Hi Gari,

Some points:

I read that after normalization and SIFT, I can use the fiber count directly

Essentially. By doing the intensity normalisation / group average response function steps in pre-processing, you guarantee that âone unit of AFDâ is equivalent across subjects. However here we actually want to make âone unit of *connection density*â equivalent between subjects. Matching the total number of reconstructed streamlines across subjects (in combination with the AFD normalisation) is *adequate* for this; at least until I eventually demonstrate properly in an article how it should be done (and therefore *you* donât get stuck trying to justify it in your own manuscript).

Sorry, I should have published that one a *long* time agoâŚ

But, with SIFT2, should I do a weighted sum?

Yep. Well, I prefer âsum of weightsâ rather than weighted sum. Recall that each streamline âweightâ is something proportional to cross-sectional area, so it makes sense to add these up for the total pathway. With âstreamline countâ, itâs essentially the same process thatâs happening, only that each streamline has unity weight.

In this scenario, what would be your recommendation for the tckgen -num option? I was using 500,000 but I think it is not enough for what I am readingâŚ

This is always a difficult one: Iâve given a similar answer a few times, but Iâm not sure I should be adding it to the documentation FAQ given itâs really an experimental question rather than a software question (maybe we need a forum FAQ?)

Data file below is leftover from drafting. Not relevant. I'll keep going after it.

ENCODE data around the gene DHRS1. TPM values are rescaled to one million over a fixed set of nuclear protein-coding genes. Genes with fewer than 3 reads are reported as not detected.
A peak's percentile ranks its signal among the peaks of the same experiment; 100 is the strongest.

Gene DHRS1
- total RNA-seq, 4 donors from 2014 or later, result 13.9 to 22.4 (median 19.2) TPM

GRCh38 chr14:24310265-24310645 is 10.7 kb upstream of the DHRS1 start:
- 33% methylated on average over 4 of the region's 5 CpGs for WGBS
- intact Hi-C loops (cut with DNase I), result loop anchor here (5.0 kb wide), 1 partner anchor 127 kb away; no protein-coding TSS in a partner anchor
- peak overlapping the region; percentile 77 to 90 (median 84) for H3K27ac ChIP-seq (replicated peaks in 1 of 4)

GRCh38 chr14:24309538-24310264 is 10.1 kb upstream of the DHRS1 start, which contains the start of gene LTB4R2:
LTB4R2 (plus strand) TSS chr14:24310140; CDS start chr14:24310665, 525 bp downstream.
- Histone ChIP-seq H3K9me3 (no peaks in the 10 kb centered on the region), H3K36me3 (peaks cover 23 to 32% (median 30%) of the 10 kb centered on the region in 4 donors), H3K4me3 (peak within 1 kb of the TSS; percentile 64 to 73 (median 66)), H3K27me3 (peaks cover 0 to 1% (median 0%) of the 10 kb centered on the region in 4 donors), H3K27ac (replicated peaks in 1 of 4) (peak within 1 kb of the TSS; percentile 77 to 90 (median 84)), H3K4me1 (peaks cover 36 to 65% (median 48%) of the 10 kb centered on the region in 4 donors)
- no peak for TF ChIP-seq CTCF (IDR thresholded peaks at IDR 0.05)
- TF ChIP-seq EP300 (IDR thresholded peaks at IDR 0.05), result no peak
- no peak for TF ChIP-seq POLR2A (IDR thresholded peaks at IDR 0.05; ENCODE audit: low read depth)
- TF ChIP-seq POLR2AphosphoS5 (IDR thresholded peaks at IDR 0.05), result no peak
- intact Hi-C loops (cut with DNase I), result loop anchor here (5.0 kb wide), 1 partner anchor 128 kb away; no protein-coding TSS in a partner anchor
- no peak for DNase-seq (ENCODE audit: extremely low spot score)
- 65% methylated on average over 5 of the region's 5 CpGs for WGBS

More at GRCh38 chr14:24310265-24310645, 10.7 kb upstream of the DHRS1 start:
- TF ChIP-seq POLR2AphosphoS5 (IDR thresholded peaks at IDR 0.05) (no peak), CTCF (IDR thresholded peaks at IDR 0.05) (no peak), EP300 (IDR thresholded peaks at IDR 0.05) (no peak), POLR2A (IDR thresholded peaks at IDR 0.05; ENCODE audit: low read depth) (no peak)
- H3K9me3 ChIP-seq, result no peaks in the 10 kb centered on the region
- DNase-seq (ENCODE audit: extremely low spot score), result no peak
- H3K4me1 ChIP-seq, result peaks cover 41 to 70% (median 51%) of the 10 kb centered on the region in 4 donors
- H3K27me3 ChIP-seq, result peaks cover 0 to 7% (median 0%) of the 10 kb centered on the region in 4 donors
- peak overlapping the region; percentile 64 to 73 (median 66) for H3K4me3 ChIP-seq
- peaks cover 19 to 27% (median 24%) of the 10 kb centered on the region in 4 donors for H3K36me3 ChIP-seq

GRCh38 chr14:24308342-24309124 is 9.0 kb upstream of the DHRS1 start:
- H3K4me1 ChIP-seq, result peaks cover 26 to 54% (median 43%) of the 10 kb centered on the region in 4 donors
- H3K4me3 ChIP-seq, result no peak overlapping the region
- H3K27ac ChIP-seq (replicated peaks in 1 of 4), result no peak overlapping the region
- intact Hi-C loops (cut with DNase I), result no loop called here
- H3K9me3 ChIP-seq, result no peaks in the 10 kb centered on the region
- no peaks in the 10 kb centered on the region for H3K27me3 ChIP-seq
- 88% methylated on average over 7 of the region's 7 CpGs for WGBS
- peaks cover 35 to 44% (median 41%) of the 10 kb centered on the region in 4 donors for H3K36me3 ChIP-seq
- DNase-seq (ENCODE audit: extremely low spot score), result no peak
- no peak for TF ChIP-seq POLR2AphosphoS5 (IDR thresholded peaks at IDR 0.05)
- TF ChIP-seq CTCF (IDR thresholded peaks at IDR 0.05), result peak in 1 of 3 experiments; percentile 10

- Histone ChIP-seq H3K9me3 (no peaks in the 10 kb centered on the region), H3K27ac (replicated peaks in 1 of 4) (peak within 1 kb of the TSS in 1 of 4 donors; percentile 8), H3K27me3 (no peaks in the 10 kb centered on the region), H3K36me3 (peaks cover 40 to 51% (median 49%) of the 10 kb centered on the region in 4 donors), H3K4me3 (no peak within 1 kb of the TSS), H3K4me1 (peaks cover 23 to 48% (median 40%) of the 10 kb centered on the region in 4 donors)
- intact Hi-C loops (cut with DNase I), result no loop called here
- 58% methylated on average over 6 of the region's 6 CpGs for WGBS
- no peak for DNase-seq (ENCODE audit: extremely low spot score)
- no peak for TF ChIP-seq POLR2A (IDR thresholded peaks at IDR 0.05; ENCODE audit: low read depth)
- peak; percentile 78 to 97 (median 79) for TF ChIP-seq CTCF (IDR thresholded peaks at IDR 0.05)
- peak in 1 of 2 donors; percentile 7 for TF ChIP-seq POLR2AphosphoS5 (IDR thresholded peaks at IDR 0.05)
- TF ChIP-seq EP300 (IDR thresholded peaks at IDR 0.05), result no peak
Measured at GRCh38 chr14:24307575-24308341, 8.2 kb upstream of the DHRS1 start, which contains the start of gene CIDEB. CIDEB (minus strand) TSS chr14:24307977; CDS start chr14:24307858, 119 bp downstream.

The streamlines tractography reconstruction is stochastic and discrete, and therefore repeating tracking and SIFT2 on the same image data will give slightly results. The less streamlines you generate, the more variance that stochastic behaviour will contribute to your result, and the more the fact we have discrete streamlines rather than a continuous field of connectivity contributes to the quantisation of the result.

E.g. If you get 10 streamlines in one subject, and 12 in another, do you trust that to be a genuine difference? What about 1,000 v.s. 1,200?

Personally the only recommendation I can make is to actually *do* this experiment, see how much variance you get from repeating the tracking on the same image data, and ideally contrast this against scan-rescan variance if possible. If thereâs computation time limitations as well, incorporate that into the final decision as you see fit. But itâs better to have some understanding of the influence of such parameters, rather than picking a number and hoping for the best.

Cheers

Rob